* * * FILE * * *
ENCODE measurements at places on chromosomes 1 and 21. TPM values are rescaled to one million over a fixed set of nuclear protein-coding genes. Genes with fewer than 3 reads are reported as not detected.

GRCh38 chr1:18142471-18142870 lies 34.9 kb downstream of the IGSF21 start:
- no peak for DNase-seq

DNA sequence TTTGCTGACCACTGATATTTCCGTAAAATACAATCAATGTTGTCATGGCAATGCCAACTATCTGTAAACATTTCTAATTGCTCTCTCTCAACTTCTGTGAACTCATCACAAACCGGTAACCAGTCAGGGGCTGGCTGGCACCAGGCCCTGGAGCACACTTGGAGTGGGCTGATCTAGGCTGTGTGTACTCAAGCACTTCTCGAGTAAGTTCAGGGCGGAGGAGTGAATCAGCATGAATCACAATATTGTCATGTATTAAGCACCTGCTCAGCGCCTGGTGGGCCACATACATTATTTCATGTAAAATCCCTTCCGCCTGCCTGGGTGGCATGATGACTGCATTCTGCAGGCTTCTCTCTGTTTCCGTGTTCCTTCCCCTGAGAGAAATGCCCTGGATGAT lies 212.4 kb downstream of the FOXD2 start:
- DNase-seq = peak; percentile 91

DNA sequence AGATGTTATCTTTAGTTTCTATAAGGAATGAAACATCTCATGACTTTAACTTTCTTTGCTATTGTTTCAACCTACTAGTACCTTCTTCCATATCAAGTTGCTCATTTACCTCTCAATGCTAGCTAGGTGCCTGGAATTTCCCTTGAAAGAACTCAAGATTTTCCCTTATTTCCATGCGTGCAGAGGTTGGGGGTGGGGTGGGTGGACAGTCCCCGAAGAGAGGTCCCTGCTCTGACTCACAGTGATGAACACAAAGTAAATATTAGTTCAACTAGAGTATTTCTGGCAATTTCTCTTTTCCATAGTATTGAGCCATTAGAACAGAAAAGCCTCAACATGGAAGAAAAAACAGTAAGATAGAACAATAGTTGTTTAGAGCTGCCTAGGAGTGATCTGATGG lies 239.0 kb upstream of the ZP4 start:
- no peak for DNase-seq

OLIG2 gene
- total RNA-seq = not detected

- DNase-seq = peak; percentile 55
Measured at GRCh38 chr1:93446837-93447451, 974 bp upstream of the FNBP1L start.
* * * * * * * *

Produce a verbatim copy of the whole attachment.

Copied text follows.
ENCODE measurements at places on chromosomes 1 and 21. TPM values are rescaled to one million over a fixed set of nuclear protein-coding genes. Genes with fewer than 3 reads are reported as not detected.

GRCh38 chr1:18142471-18142870 lies 34.9 kb downstream of the IGSF21 start:
- no peak for DNase-seq

DNA sequence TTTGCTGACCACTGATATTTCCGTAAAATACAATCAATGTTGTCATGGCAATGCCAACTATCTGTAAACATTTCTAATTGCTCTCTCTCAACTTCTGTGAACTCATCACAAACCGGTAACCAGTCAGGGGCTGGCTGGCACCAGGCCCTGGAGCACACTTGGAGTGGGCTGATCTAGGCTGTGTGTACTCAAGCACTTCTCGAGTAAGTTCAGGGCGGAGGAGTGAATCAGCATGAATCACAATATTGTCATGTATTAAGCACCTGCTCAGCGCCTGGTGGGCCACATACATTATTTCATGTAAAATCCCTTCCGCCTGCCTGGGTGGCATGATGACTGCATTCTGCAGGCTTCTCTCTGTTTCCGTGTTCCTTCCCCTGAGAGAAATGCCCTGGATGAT lies 212.4 kb downstream of the FOXD2 start:
- DNase-seq = peak; percentile 91

DNA sequence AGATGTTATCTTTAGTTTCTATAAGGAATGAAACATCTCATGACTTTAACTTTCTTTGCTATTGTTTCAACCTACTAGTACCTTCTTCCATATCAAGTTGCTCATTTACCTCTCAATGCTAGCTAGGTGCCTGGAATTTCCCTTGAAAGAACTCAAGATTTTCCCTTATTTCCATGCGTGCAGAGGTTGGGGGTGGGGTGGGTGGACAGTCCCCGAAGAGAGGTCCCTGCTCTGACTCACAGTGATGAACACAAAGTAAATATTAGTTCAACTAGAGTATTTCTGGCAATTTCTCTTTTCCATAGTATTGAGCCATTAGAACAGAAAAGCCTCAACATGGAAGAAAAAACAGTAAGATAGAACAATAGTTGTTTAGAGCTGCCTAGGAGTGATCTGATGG lies 239.0 kb upstream of the ZP4 start:
- no peak for DNase-seq

OLIG2 gene
- total RNA-seq = not detected

- DNase-seq = peak; percentile 55
Measured at GRCh38 chr1:93446837-93447451, 974 bp upstream of the FNBP1L start.